Gluten-free diets, as the name implies, are diets completely devoid of gluten. Gluten is the mixture of proteins found in baked goods, cereals, noodles, pasta, and all other foods which contain wheat and related grains, including barley, malt, semolina oat, and all their species and hybrids. Gluten consumption is a no-go area for some people who have medical conditions like Coeliac/ Celiac disease. Celiac disease is a long-term autoimmune disorder primarily affecting the small intestine that occurs in people who are genetically predisposed.
Most supporters of gluten-free diets consume it in keeping with what they believe to be healthy diets, however, a new research published in the February 2018 edition of the Journal of Human Nutrition and Dietetics submits that gluten-free foods do not offer healthier alternatives. The research was conducted using an index of gluten-based foods from selected leading retail stores in the UK in an analysis of 1724 foods spanning 10 categories.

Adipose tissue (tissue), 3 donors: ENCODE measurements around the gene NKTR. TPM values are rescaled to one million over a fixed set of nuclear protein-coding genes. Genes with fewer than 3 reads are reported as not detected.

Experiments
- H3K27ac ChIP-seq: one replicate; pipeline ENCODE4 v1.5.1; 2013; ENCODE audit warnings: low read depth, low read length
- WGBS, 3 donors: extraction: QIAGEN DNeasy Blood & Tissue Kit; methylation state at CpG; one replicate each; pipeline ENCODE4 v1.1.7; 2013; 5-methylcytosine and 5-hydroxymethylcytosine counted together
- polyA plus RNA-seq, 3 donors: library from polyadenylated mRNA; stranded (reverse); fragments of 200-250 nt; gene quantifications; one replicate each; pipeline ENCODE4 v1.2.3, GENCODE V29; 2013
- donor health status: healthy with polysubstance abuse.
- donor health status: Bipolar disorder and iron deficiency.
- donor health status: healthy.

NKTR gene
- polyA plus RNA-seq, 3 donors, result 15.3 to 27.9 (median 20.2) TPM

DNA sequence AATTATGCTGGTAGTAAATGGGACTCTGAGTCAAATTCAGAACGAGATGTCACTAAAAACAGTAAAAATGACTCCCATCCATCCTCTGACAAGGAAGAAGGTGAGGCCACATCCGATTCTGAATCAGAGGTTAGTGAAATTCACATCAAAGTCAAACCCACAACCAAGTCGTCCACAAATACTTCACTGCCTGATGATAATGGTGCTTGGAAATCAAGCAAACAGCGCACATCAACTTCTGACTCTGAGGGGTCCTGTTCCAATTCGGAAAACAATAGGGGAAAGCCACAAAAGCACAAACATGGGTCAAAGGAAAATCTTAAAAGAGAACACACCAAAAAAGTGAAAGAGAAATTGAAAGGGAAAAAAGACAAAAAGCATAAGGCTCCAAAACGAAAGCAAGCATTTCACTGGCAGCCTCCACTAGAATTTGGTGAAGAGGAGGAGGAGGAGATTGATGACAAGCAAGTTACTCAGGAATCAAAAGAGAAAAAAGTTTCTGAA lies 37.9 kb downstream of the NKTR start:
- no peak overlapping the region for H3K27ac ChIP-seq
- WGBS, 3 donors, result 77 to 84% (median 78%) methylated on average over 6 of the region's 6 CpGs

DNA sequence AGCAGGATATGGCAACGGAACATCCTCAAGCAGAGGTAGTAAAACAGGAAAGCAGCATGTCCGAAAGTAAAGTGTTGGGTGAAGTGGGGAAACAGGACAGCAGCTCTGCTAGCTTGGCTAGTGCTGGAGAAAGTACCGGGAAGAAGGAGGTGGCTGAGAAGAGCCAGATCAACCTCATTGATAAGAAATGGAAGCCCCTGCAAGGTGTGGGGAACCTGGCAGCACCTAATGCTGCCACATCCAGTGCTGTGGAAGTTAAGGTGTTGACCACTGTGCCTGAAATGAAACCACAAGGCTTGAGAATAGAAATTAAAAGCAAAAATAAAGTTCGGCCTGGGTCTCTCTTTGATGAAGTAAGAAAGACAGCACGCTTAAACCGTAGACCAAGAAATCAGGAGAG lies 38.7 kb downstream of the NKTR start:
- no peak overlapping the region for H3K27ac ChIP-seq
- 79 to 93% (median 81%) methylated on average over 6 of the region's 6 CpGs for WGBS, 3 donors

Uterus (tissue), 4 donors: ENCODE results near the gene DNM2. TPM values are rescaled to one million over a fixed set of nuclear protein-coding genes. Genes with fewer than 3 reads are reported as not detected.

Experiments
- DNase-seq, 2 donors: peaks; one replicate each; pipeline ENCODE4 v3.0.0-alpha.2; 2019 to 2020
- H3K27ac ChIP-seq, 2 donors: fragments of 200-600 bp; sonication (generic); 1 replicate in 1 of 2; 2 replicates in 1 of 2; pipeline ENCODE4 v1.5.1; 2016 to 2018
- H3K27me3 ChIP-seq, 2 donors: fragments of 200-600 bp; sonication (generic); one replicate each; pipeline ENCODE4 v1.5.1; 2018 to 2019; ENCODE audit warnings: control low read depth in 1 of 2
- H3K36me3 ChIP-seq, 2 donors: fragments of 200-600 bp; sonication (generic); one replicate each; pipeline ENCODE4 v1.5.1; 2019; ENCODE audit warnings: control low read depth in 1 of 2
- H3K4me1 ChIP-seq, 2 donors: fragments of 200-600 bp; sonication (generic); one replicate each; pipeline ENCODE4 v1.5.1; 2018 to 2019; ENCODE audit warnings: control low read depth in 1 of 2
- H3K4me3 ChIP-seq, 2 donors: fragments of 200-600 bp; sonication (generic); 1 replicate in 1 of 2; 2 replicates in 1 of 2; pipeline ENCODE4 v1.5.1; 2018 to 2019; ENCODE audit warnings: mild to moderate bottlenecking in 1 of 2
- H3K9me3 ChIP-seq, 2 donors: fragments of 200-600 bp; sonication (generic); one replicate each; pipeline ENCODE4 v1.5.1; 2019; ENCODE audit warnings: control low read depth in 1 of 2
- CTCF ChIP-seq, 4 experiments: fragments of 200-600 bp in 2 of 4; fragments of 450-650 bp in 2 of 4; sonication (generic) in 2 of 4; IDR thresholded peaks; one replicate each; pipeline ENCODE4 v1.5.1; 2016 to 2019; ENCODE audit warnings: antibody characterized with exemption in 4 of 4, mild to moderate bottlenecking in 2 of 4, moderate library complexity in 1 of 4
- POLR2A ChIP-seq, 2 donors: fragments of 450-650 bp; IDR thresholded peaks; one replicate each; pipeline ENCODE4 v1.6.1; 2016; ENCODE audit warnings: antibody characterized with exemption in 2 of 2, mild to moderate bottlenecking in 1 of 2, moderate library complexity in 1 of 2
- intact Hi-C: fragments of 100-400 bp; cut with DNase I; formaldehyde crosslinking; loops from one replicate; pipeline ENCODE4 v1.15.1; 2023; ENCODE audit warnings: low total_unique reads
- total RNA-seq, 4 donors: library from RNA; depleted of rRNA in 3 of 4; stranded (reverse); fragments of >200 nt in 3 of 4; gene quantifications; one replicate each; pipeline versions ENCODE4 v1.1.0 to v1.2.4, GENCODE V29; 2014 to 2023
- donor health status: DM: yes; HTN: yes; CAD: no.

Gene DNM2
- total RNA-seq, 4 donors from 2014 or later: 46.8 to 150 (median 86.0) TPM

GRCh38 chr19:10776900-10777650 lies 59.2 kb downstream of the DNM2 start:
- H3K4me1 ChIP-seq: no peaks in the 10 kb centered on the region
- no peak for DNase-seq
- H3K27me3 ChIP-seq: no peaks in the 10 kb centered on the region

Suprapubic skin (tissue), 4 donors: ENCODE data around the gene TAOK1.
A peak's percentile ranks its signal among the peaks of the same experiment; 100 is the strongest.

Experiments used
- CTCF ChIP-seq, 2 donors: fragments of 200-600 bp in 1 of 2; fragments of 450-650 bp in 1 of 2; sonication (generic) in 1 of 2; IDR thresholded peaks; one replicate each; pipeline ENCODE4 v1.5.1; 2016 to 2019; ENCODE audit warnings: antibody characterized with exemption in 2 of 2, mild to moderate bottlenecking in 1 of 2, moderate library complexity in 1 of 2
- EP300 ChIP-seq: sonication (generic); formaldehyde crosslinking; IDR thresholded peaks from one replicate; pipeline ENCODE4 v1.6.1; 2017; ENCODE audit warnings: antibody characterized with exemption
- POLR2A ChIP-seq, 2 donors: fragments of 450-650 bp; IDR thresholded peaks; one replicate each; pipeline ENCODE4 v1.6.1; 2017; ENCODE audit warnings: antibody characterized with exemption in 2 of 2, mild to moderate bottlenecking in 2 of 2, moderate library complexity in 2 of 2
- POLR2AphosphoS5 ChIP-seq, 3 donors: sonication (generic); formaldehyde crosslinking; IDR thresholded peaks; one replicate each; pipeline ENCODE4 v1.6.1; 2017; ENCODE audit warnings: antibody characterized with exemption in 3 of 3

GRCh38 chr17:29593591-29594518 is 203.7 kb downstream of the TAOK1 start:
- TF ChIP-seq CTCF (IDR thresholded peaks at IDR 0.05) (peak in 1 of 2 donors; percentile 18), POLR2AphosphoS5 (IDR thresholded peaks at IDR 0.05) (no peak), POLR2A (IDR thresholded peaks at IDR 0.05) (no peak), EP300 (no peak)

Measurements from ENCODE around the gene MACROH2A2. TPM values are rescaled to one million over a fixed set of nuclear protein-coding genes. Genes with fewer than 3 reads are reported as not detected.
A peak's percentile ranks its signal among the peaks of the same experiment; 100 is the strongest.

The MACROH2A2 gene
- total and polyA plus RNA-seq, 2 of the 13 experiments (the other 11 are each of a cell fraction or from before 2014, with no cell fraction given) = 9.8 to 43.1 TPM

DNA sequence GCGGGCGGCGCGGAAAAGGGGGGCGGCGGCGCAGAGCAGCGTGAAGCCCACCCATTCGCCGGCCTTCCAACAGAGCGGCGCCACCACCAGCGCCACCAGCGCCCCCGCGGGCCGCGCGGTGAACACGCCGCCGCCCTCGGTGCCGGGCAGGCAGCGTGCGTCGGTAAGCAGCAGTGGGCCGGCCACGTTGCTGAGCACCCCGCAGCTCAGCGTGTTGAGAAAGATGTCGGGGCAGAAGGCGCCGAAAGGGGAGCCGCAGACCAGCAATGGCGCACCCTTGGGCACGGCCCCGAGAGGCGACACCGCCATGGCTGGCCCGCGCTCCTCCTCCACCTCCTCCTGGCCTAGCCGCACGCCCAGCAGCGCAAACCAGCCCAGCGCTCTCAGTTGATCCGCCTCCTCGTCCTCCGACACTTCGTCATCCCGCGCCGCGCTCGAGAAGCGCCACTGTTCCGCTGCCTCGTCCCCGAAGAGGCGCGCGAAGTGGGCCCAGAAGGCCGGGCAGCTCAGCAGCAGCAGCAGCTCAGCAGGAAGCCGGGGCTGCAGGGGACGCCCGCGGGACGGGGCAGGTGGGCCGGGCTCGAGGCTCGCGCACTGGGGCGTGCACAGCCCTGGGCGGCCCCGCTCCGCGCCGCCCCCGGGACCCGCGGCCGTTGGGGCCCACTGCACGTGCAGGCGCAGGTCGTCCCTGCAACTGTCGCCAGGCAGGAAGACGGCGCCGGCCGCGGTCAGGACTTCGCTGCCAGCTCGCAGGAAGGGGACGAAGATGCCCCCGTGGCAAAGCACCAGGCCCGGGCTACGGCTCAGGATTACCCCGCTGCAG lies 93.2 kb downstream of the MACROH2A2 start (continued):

Results from the research showed that gluten free foods are significantly more expensive than other products across all categories – an issue which is cause for concern in the UK where the government is proposing options for restricting access to NHS gluten-free food prescriptions.
It also stated that Gluten free foods have no nutritional edge over foods with gluten.